The heartbeat is also subject to natural variations that show how our nervous system adapts to sudden challenges. The small silence between two heartbeats, about one second in duration, has great significance for our health: If this pause always remains the same, our nervous system is not at its best.

A study by researchers from ETH Zurich determined that poorer measurements in older, healthy people can be improved within six months through cognitive-motor dance training. In these "exergames," the test subjects imitated sequences of steps from a video. In contrast, participants who instead only trained in straight lines on a treadmill, but also trained their memory, benefited less.

"The point is to intervene early with appropriate training as soon as the first negative signs can be measured," says Patrick Eggenberger. "With our sensor system, any improvements in cognitive performance can be tracked through movement-based forms of therapy." Studies with long-term monitoring will now be used to clarify how the sensor measurements can be used to predict the progression of mild brain disorders.

Further information
Dr. Simon Annaheim
Biomimetic Membranes and Textiles   
Phone +41 58 765 77 68
Simon.Annaheim@empa.ch

More information:
Empa Membrane Medical & Healthcare
Source:

EMPA, Andrea Six

Photo: pixabay
17.08.2021

Innovative wound care: Customized wound dressings made from tropoelastin

Customized, biomedically applicable materials based on tropoelastin are being developed in a joint project by Skinomics GmbH from Halle, Martin Luther University Halle-Wittenberg and the Fraunhofer Institute for Microstructure of Materials and Systems IMWS. The material combines biocompatibility, durability, biodegradability and favorable mechanical properties similar to those of skin. Preclinical tests have confirmed that it is suitable for use as a wound dressing material used in the treatment of chronic and complex wounds.

Customized, biomedically applicable materials based on tropoelastin are being developed in a joint project by Skinomics GmbH from Halle, Martin Luther University Halle-Wittenberg and the Fraunhofer Institute for Microstructure of Materials and Systems IMWS. The material combines biocompatibility, durability, biodegradability and favorable mechanical properties similar to those of skin. Preclinical tests have confirmed that it is suitable for use as a wound dressing material used in the treatment of chronic and complex wounds.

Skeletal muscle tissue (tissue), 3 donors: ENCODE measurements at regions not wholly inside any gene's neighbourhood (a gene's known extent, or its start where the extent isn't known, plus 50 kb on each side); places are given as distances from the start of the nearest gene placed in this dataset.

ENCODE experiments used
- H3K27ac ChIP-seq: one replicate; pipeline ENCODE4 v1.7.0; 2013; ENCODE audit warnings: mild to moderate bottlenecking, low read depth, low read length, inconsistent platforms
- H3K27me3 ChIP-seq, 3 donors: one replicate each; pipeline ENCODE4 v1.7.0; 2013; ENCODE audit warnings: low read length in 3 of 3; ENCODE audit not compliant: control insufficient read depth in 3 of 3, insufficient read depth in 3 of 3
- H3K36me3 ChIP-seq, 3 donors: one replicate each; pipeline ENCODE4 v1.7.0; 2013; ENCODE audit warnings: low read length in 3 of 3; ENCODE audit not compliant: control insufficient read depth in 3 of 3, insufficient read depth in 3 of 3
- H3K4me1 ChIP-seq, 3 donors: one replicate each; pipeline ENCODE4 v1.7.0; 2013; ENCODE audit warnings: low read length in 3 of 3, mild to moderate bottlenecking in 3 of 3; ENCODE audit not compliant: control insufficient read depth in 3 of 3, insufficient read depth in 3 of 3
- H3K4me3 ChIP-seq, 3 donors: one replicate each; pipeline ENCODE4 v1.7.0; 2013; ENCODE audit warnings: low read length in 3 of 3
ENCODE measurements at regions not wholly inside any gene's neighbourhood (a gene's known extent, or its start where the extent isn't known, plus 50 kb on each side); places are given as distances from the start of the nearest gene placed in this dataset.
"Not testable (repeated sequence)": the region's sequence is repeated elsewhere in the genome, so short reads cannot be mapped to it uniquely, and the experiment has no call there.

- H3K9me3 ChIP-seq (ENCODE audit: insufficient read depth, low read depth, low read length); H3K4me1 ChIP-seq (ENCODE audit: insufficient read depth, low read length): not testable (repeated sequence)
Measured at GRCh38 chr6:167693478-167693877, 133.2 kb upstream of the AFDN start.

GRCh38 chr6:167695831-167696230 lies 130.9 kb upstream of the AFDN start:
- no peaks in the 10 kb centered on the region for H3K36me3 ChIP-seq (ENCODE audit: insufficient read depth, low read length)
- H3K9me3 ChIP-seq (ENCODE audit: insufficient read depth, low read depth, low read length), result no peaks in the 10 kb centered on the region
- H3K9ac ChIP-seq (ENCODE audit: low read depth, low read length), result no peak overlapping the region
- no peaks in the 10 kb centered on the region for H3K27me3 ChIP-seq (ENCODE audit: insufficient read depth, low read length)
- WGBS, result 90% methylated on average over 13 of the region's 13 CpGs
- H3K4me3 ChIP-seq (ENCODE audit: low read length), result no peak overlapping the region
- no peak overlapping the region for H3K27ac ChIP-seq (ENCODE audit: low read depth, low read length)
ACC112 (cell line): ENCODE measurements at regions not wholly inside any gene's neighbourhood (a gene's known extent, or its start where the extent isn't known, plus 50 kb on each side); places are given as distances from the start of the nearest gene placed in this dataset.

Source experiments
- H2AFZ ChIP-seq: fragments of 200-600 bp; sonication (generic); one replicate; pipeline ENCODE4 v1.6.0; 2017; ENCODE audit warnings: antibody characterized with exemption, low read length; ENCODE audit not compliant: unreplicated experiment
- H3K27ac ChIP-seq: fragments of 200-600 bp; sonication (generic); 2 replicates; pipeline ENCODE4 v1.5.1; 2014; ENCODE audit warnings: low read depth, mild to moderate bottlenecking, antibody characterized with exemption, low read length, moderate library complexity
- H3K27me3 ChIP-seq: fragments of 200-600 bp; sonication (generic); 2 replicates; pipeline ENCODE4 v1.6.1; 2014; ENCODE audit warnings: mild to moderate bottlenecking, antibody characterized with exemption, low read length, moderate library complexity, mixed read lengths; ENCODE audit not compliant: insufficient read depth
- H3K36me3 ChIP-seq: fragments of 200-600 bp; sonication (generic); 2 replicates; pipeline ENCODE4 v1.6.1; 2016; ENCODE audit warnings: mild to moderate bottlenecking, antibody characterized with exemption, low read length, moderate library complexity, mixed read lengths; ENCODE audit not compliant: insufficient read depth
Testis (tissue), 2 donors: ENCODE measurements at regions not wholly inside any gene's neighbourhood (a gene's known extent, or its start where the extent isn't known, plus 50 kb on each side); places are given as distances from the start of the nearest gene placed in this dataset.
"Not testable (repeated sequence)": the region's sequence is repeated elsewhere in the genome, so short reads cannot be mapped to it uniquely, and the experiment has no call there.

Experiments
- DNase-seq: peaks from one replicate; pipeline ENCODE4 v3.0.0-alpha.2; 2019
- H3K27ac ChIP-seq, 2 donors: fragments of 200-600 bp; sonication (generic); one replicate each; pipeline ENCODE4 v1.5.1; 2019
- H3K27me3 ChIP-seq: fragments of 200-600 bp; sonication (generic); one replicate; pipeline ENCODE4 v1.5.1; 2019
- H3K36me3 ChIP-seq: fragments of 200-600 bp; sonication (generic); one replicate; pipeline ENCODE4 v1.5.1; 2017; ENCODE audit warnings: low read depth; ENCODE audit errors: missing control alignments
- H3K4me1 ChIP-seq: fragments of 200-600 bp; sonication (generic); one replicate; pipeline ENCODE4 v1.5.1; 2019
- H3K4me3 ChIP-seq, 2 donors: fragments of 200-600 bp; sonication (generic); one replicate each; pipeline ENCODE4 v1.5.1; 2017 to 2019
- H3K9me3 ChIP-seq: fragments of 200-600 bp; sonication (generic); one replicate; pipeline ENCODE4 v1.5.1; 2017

Particularly in the context of an aging society, special wound dressings are gaining in importance. The treatment of complex wound diseases such as venous ulcers, leg ulcers, or foot ulcers is challenging for medical staff, long-term and painful for those affected and cost-intensive for the healthcare system. Innovative protein-based materials are now being used for the treatment of such wounds. However, since they are made from animal tissues, they carry increased risks of infection or can result in undesirable immune reactions. In addition, there are increasing reservations in the population about medical products of animal origin.

In the joint research project, the project partners are currently developing customized, biomedically applicable materials based on human tropoelastin. This precursor protein is converted in the body to elastin, a vital and long-lived structural biopolymer that has exceptional mechanical properties and thus gives the skin and other organs the elasticity and resilience they need to function.

“Elastin is chemically and enzymatically extremely stable, biocompatible and does not produce immunological rejections when used as a biomaterial in humans. Therefore, we want to create new and innovative solutions for the treatment of complex wounds based on human tropoelastin,” says Dr. Christian Schmelzer, Head of the Department of Biological and Macromolecular Materials at Fraunhofer IMWS.

Individual wound treatment
As part of the research project led by Prof. Dr. Markus Pietzsch of Martin Luther University Halle-Wittenberg, the researchers succeeded in developing a biotechnological process for modifying tropoelastin. The modified tropoelastin is processed at Fraunhofer IMWS. Here, an electrospinning procedure is used to produce ultra-thin nanofibers with diameters of only a few hundred nanometers. The resulting nonwovens are further crosslinked to stabilize them for the respective application. The procedures developed have been optimized so that biomedical parameters such as pore size, stability and mechanical properties are variable and can thus be customized to meet the requirements of the respective wound treatment. The materials produced using the new procedures are being investigated by Skinomics GmbH in initial preclinical tests with regard to their skin compatibility and have already achieved promising results.

At the end of the project by the end of this year, applications for intellectual property rights are to be filed, building the basis for a subsequent product development phase for certified medical products.

08.12.2020

Fraunhofer FEP: Boosting Innovations for COVID-19 Diagnostic, Prevention and Surveillance